U of S | Mailing List Archive | alt-photo-process-l | Re: Gum tonal range (was Miracle size for gum)

Re: Gum tonal range (was Miracle size for gum)

Wow, this is like Alice in Wonderland; the question arrived after I sent the answer.

Yes, you're thinking right: with multiple printing there are no limits on what gum can do. Isn't it a wonderful process?


On Oct 12, 2009, at 4:15 PM, phritz phantom wrote:

i've been wondering, is this discussion about exclusively about one- layer-gums? i think it is.
single layers of gum have a rather short tonal scale, i think we all agree on that. but so what? hardly anyone actually prints single layer gums, except for testing, experiments... so with the inifinite amount of layers i can add, the tonal range of gum is only limited by the pigment. and the smoothness / contrast depends on how good those layers are coordinated.
katharine, with your .75 density range, did you mean single layer or finished print?

the other thing is, that all tonal ranges are a continuum between black and white. there aren't any steps in reality. even in an extremely short tonal scale is every single shade of grey present in it. it's just a matter of a suitable negative to print them.
or am i getting something wrong here?


Paul Viapiano schrieb:

I've now worked with several different DRs with *my* gum prints...
Although the lower DRs are great for one-layer prints, I find the pt/pd negs (1.8 and up) give me more breathng room for accurate separate exposures for highs, mids and lows. It's easier to divide a 7 or 8 min exposure (I use the sun) into separate components than a 1.2 neg that has a base exposure of 2 - 2 1/2 minutes.
----- Original Message -----
From: "Loris Medici" <mail@loris.medici.name <mailto:mail@loris.medici.name>>
To: <alt-photo-process-l@usask.ca <mailto:alt-photo-process- l@usask.ca>>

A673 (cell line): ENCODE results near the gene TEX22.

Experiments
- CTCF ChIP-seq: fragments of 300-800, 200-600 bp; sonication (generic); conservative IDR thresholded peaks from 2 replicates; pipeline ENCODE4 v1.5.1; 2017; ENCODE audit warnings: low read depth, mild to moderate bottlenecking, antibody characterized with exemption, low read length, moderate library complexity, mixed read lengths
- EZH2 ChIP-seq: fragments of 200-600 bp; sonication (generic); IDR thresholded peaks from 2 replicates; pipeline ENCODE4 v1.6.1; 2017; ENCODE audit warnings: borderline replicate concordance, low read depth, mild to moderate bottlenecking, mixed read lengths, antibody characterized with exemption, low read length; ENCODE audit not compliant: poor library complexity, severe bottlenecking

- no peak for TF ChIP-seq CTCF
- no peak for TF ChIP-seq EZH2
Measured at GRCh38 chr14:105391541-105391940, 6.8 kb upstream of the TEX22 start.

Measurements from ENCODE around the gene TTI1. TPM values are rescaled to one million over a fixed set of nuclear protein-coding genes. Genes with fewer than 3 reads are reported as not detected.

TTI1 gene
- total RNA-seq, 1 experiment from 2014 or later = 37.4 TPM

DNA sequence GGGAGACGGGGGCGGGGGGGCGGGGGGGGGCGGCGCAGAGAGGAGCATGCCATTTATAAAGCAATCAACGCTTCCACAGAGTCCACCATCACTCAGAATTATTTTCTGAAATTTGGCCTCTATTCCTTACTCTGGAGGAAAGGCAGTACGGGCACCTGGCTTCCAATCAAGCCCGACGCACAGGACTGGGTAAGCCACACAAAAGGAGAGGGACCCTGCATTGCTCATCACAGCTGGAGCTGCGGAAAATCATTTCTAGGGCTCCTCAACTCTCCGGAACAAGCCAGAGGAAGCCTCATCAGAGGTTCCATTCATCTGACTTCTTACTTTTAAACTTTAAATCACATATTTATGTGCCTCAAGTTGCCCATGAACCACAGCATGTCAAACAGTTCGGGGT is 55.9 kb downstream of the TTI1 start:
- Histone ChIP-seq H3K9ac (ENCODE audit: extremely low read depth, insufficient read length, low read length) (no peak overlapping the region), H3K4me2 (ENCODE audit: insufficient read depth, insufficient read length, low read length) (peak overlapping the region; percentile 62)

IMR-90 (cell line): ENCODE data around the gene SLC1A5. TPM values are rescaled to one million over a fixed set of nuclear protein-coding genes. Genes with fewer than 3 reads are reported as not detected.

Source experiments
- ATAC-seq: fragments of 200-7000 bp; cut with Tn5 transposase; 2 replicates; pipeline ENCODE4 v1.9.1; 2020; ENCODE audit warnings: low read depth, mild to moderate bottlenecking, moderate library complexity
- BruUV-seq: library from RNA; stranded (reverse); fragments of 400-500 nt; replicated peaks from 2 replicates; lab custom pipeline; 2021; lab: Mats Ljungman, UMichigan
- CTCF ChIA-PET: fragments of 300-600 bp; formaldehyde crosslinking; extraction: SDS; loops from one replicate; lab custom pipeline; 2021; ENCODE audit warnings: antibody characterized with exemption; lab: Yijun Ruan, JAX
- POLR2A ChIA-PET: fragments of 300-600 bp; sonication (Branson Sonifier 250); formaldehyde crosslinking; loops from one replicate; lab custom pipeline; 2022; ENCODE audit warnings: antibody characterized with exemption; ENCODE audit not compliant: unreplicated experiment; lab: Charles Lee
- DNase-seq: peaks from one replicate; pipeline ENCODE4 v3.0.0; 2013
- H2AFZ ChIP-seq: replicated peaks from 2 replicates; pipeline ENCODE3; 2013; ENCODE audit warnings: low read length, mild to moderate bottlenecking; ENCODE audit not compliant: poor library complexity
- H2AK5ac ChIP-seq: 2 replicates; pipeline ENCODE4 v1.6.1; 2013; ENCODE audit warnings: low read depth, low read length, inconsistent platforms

Sent: Monday, October 12, 2009 12:38 PM
Subject: Re: Gum tonal range (was Miracle size for gum)

For the sake of clearness I'd add that no one had made such a
translation as I understood the conversation. The subject was "what's
the *ideal* negative DR" to print gum, and when somebody says "gum
prints 2 stops", what I understand personally is that they're making
the assertion: "gum need a negative density range of log 0.6", which
is obviously a false statement. Gum is so flexible that one can print
perfectly from a negative with a density range 0.6, or 1.0, or 1.2, or
1.5, or even 1.8 as Marek shows, (fill the rest and in between), given
the necessary adjustments in emulsion formulation / exposure and
development are made. That's my whole point - which I'm sure you'll
agree. What's best depends on the practitioner and their particular
workflow / strategy of preference. Hence the (*)s to mark "ideal"
above; there's not an ideal DR in the practical sense. Especially
after some amnt. of experience...


2009/10/12 Katharine Thayer <kthayer@pacifier.com <mailto:kthayer@pacifier.com>>:
> ...
> I was not arguing against the use of step wedges, for heavens' sake;
> ...
> I was simply arguing against the translation of number of steps, or the
> number of "stops" to a print density range by multiplying by .15 or .30.
> Hope that point is now perfectly clear.
> ...